Count me among those driving the unlikely ratings boom for the daily TV briefings conducted by President Trump’s embattled press secretary, Sean Spicer. I can’t turn the damn thing off because—as with his boss—while you can never tell what’s coming next, it’s almost guaranteed to be newsworthy, though not necessarily in the way Spicer intends.
For a longtime reporter, it’s fascinating to watch the big league White House press corps try to extract a straight story as Sean bobs and weaves behind the podium. And of course you immediately start wondering how Saturday Night Live and Spicer’s personal doppelganger, Melissa McCarthy, will play the latest episode next week.
Right at the get-go, there was Spicer’s amazing performance during which he berated reporters for not acknowledging that the crowd size for the Trump inaugural was the biggest in history. Without saying a word, Spicer communicated clearly that his boss had reamed him out for not selling this stupid spin to the hated “fake media.”
Once upon a time I served as public information officer for former Commonwealth of the Northern Mariana Islands governor, Froilan C. “Lang” Tenorio. Fortunately, I was able to do this without wall-to-wall scrutiny, grinding out press releases, speeches and setting up press conferences in relative peace and obscurity. And there was no Melissa McCarthy mocking me on the tube each week.
Unlike President Trump, Governor Tenorio was not much interested in how he was portrayed in the local media. If he was ever upset about a story, I never heard about it. In other governor’s offices I had been familiar with, tight media strategies coordinated how stories were presented. Not in ours.
The Saipan press corps loved him for the most part, and it wasn’t hard to see why from my point of view. Once the reporters figured out his normal time of arrival at the office, they would stake out the parking lot. An impromptu news conference would ensue with the total cooperation of the governor.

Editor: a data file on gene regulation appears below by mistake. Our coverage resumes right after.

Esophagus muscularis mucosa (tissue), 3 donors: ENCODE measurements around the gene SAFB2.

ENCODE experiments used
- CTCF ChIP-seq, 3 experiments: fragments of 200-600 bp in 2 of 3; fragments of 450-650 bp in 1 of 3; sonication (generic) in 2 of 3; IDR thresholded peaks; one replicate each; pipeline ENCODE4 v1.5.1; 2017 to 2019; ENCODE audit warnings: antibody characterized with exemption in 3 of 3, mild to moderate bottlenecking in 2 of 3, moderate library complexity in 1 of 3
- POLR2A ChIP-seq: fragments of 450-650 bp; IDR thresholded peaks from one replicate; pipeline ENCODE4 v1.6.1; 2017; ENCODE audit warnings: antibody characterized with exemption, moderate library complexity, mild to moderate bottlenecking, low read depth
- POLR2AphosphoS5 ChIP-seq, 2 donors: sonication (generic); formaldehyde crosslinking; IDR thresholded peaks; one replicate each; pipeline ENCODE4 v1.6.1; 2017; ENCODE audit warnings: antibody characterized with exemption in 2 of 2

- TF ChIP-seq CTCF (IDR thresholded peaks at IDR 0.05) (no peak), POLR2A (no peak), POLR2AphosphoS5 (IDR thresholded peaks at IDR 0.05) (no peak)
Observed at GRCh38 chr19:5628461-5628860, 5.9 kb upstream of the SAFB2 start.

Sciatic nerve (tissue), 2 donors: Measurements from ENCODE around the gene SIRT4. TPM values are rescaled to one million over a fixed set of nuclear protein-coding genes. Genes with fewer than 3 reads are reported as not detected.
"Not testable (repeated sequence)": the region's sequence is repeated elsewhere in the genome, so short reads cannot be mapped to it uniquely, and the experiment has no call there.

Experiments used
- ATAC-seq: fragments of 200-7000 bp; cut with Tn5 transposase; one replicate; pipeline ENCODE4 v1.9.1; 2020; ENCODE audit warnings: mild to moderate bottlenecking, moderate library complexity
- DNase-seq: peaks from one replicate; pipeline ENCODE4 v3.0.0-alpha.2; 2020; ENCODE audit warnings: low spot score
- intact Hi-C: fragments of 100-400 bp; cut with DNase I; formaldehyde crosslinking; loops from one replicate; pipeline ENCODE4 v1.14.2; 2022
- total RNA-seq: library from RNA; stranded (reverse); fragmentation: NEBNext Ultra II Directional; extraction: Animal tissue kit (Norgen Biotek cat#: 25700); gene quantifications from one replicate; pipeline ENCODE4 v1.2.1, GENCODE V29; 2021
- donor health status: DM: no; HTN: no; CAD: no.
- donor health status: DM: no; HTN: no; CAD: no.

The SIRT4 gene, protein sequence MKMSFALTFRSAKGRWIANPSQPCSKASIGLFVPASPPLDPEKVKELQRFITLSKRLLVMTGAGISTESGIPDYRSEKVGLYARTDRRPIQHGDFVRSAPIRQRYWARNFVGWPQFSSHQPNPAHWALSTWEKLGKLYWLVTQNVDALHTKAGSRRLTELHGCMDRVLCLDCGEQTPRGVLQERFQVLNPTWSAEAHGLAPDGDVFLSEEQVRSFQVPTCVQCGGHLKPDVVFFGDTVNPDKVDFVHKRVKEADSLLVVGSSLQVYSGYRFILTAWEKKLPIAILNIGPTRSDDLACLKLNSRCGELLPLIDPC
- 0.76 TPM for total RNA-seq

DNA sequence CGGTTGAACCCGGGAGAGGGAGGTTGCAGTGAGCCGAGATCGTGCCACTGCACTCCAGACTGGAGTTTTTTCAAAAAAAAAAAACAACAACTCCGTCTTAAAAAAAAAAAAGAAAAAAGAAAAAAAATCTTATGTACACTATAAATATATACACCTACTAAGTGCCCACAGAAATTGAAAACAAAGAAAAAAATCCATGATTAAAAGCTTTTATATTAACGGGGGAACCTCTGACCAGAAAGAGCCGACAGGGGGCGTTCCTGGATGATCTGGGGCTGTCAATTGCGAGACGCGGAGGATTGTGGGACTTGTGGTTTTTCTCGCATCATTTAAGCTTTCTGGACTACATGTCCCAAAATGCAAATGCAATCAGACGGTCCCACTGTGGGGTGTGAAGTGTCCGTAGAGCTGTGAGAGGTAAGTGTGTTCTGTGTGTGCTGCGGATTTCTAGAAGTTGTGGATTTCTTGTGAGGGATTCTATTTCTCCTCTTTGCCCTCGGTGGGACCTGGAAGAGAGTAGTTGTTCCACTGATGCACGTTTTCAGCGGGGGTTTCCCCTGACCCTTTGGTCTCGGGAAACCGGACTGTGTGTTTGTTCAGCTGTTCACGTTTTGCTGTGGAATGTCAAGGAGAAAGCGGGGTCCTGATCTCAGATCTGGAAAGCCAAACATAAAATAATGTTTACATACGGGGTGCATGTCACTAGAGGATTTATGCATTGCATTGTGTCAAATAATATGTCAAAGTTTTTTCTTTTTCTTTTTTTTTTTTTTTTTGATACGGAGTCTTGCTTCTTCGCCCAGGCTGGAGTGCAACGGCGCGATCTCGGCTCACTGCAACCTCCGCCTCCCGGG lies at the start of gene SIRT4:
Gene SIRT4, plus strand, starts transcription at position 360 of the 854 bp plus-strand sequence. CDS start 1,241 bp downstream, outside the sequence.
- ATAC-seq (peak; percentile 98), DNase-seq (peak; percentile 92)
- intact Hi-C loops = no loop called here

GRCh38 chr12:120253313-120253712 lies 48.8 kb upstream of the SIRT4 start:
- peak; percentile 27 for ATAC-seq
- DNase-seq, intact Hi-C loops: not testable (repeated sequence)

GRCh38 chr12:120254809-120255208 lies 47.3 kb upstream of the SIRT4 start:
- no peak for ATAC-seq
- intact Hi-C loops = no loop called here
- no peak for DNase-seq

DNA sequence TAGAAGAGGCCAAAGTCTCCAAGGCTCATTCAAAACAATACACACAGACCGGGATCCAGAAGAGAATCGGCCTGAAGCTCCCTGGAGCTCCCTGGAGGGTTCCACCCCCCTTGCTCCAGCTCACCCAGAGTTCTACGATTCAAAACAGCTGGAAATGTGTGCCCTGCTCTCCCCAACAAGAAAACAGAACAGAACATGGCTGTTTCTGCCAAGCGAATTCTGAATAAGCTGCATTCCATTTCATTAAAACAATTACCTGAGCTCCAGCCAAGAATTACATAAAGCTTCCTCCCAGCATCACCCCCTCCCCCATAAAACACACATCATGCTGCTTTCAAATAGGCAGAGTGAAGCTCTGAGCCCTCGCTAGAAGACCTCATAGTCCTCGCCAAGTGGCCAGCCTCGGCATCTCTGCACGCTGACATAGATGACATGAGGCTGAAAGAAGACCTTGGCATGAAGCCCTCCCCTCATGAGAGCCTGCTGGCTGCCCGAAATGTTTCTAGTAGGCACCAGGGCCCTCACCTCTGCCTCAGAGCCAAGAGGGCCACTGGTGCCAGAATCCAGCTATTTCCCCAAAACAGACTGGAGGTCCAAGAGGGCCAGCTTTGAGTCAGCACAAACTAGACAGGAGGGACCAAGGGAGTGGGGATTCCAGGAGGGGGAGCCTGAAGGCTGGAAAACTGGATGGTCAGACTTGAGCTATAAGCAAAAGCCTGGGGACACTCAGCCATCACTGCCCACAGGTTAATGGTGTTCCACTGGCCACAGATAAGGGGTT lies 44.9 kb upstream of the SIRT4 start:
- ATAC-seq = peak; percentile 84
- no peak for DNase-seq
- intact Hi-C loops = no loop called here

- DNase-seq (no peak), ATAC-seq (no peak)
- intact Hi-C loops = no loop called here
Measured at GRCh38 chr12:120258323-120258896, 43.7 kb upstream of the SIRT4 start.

At this point, the PIO (me) would sprint from his office to join the fray, needing to know at least what the governor was saying to the media, which of course we had not discussed or planned in advance. Come to think of it, it was not unlike what must happen after a Trump tweet-storm as Spicer and other senior staff try to explain or explain away what the boss just said. Fortunately, Governor Lang never came close to the level of the outrageous Trump-tweets.
At the time, I would have liked a little more attention to what I was doing in order to do a better job and of course, most of us appreciate an occasional “attaboy.” On the other hand, a senior advisor to the administration advised me to take the lack of feedback as a sign that I was doing a good job. Worked for me.
Before I went to work for Governor Tenorio, I operated a small public relations firm on Saipan. PR “flacks” are not noted for their dedication to absolute truth, but I never saw outright lying as an effective strategy. Besides, I was trading on a positive relationship with the local media, which helped my business. Compare that with Kellyanne Conway’s “alternative facts”, a.k.a., lies that pepper her comments and the presidential tweets. It is sad comment on the state of things in 2017 that the American commander in chief regularly denies statements he made—recorded on videotape—as “fake news.”
I am proud to say that I never had a client, including Governor Tenorio ask — or worse—demand that I lie for them. This seems to be what prevails at the White House these days.
I briefly had a little sympathy or even empathy for the beating Sean Spicer was sustaining daily, but I’ve gotten over it. If he is an honest person, a big if based on his first days on the job, he would have long since resigned.
Bruce Lloyd is a veteran journalist, who has been a longtime resident of Guam and Saipan. Send feedback to firstname.lastname@example.org.